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Modeling Magneto-Active Elastomer Composites Using the Finite Element Method

[+] Author Affiliations
Robert Sheridan, Carrie Tedesco, Paris von Lockette, Mary Frecker

Pennsylvania State University, State College, PA

Paper No. SMASIS2014-7705, pp. V001T01A032; 6 pages
  • ASME 2014 Conference on Smart Materials, Adaptive Structures and Intelligent Systems
  • Volume 1: Development and Characterization of Multifunctional Materials; Modeling, Simulation and Control of Adaptive Systems; Structural Health Monitoring; Keynote Presentation
  • Newport, Rhode Island, USA, September 8–10, 2014
  • Conference Sponsors: Aerospace Division
  • ISBN: 978-0-7918-4614-8
  • Copyright © 2014 by ASME


Magneto-active elastomers (MAE) are a new branch of smart materials that consist of hard-magnetic particles such as barium ferrite in an elastomer matrix. Under the application of a uniform magnetic field, the MAE material undergoes large deformation as the material bends due to magnetic torques acting on the distribution of hard-magnetic particles. This behavior demonstrates the potential of MAEs to act as remote actuators. MAEs vary from magnetorheological elastomers (MRE) which use soft-magnetic iron particles in place of the hard-magnetic particles and they are driven by magnetic interactions between particles.

In this work, MAEs were fabricated using 30% v/v 325 mesh M-type barium ferrite (BaM) particles in Dow Corning HS II silicone elastomers. Prior to curing, the samples were placed in a uniform (∼2 Tesla) magnetic field to align the magnetic particles and produce a magnetization oriented in the direction of the applied magnetic field. The specimens were bonded to a passive poldymethylsiloxane (PDMS) substrate to form a two-segment accordion structure where the MAEs with magnetization, M, were placed in opposing orientations a prescribed distance apart. The application of a uniform magnetic field perpendicular to the magnetization of the undeformed MAEs would result in a bend (on the PDMS) that is dependent upon the orientation of the magnetic particles and the direction of the applied field. This behavior of the composite structure highlights the ability of the MAE material to perform work.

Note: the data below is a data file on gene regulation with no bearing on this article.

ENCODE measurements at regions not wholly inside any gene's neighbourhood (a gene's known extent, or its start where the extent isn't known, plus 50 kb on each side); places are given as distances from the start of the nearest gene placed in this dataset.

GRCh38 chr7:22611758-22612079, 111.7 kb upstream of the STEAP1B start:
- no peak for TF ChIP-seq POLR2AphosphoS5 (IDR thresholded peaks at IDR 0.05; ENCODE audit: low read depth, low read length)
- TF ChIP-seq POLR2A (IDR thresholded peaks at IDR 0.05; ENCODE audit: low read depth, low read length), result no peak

Experimental testing of the MAEs used a two-segment accordion structure with fixed boundary-conditions on both ends of the PDMS substrate and a uniform magnetic field was applied to the structure. The resulting deformation roughly represented either a mountain or valley fold (dependent upon the orientation of the applied field). The resulting axial force was observed and compared to computational simulations which utilized numerical techniques to develop approximate solutions. This procedure was repeated with a prescribed displacement on one of the two fixed boundary conditions to induce bending prior to the application of a uniform magnetic field. Results show a decrease in magnetic work potential with increases in the aforementioned prescribed displacement; results also show an increase in magnetic work potential with increases in the applied magnetic field.

Copyright © 2014 by ASME



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